Reviews

Strategies for prevention of Clostridium difficile infection

Abstract

Abstract

Infection control is the most essential component of an effective overall management strategy for prevention of nosocomial Clostridium difficile infection (CDI). The cornerstones of CDI prevention are appropriate contact precautions and strict hand hygiene. Other important tactics are effective environmental cleaning, identification and removal of environmental sources of C. difficile, and antibiotic stewardship. Hospitalists, as coordinators of care for each patient and advocates for quality care, can spearhead these efforts. Journal of Hospital Medicine 2012;7:S14–S17. © 2012 Society of Hospital Medicine

Copyright © 2012 Society of Hospital Medicine

Infection control is a critical component of an overall management strategy for Clostridium difficile infection (CDI). In fact, preventing patients from acquiring this nosocomial condition in the healthcare setting has been identified as the most essential component.1 In 2008, the Society for Healthcare Epidemiology of America/Infectious Diseases Society of America (SHEA/IDSA) published a compendium of strategies to prevent healthcare‐associated infections, including CDI. This guideline includes graded recommendations and provides helpful strategies for applying them in a healthcare facility. An effective and comprehensive preventive program to reduce the incidence and impact of CDI requires several key components:2

  • Communication of responsibilities and accountability.

  • Application of basic recommendations (Table 1).2

  • Application of special recommendations if the incidence of CDI is not adequately controlled with the basic recommendations (Table 2).2

Preventing CDI: Basic Recommendations
Recommendation Grade*
  • NOTE: See Dubberke et al.2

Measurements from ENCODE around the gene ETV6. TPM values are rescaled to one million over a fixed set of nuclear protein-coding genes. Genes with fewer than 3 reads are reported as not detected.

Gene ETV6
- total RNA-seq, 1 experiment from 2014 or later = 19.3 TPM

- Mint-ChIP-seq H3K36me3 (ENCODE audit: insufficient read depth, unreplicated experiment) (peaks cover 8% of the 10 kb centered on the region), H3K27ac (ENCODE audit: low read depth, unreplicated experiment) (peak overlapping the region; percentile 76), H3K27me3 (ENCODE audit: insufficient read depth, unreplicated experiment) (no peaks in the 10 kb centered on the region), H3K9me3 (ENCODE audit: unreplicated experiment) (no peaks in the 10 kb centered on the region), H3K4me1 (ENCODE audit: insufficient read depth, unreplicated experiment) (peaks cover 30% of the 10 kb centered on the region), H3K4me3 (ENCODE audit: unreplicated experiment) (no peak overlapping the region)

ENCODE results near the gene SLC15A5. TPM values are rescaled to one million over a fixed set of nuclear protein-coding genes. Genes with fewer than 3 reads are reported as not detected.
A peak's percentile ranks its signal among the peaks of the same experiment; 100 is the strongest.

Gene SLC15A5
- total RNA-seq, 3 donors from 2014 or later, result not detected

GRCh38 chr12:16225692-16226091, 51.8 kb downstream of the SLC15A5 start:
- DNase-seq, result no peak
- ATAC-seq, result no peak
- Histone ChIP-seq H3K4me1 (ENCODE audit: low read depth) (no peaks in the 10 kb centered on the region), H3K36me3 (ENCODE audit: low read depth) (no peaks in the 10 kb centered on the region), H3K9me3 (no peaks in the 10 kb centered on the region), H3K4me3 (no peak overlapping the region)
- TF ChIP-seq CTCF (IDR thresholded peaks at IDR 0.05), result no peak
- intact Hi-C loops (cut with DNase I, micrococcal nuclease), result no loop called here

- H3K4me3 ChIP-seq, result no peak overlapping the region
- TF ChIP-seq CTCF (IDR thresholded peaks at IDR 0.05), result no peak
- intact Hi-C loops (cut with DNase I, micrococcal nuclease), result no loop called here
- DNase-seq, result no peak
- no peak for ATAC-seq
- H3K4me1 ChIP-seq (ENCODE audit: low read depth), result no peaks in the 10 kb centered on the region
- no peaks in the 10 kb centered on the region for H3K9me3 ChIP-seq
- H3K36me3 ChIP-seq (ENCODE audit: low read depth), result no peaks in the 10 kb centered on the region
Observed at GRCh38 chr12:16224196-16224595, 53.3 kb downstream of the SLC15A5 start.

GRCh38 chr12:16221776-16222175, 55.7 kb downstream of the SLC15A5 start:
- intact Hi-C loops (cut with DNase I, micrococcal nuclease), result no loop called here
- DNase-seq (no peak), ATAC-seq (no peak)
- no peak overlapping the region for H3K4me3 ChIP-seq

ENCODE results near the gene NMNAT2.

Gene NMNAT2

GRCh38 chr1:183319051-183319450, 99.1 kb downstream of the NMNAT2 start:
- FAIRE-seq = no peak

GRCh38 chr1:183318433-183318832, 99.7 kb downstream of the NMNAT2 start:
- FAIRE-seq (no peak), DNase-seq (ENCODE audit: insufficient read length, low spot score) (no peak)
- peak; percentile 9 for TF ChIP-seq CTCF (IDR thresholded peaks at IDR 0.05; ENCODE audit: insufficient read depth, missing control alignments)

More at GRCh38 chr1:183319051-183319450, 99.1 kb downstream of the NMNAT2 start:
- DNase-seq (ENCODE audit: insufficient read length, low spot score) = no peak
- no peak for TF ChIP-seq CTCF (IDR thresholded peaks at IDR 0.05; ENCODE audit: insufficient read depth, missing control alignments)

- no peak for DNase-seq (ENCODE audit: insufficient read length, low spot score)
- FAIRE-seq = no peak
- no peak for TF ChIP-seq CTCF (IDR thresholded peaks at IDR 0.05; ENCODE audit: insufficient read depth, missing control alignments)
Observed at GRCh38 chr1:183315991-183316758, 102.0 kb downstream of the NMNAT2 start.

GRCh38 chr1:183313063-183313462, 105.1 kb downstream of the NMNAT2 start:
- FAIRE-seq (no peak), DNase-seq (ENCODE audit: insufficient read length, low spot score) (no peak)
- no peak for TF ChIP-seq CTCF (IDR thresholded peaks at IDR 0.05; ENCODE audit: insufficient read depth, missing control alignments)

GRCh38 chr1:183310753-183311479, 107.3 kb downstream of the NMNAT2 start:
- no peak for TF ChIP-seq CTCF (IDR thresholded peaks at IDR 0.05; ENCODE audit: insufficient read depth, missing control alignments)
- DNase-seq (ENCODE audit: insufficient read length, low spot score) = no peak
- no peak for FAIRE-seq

• Abbreviations: CDI, Clostridium difficile infection.

  • Strength of recommendation and quality of evidence identified by letter and Roman numeral, respectively. Definitions for strength of recommendation are: A for good evidence to support a recommendation for use; and B for moderate evidence to support a recommendation for use. Definitions for quality of evidence are: I for evidence from 1 properly randomized, controlled trial; II for evidence from 1 well‐designed clinical trial without randomization, from cohort or case‐control analytic studies (preferably from >1 center), from multiple time series, or from dramatic results from uncontrolled experiments; III for evidence from opinions of respected authorities, based on clinical experience, descriptive studies, or reports of expert committees.

Contact precautions for patients with CDI until 48 hr after diarrhea resolves A‐I for gloves
A‐II for hand hygiene
B‐III for gowns
B‐III for single‐patient room
Ensure adequate disinfection of equipment and environment B‐II for environment
B‐III for equipment
Laboratory‐based alert system to notify clinical and infection prevention and control personnel if patient diagnosed with CDI B‐III for alert system
Conduct CDI surveillance and feedback data to units and hospital administrators B‐III for CDI surveillance
Educate healthcare personnel, housekeeping personnel, and hospital administration about CDI B‐III for hospital staff education
Educate patients and their families about CDI, as appropriate B‐III for patient education
Measure hand hygiene and contact precaution compliance B‐III for monitoring compliance
Reducing the Incidence of CDI: Special Recommendations
Recommendations Grade*
  • NOTE: See Dubberke et al.2

  • Abbreviations: CDI, Clostridium difficile infection.

  • Strength of recommendation and quality of evidence identified by letter and Roman numeral, respectively. Definitions for strength of recommendation are: A for good evidence to support a recommendation for use; and B for moderate evidence to support a recommendation for use. Definitions for quality of evidence are: I for evidence from 1 properly randomized, controlled trial; II for evidence from 1 well‐designed clinical trial without randomization, from cohort or case‐control analytic studies (preferably from >1 center), from multiple time series, or from dramatic results from uncontrolled experiments; III for evidence from opinions of respected authorities, based on clinical experience, descriptive studies, or reports of expert committees.

Initiate an antimicrobial stewardship program A‐II
Use diluted sodium hypochlorite for environmental disinfection if current practices deemed adequate B‐II
Intensify efforts at hand hygiene and contact precaution compliance B‐III
Preferentially use soap and water when performing hand hygiene after caring for a patient with CDI B‐III
Place patients in contact precautions while C. difficile testing is pending B‐III
Prolong contact precautions until discharge B‐III
Assess the adequacy of room cleaning B‐III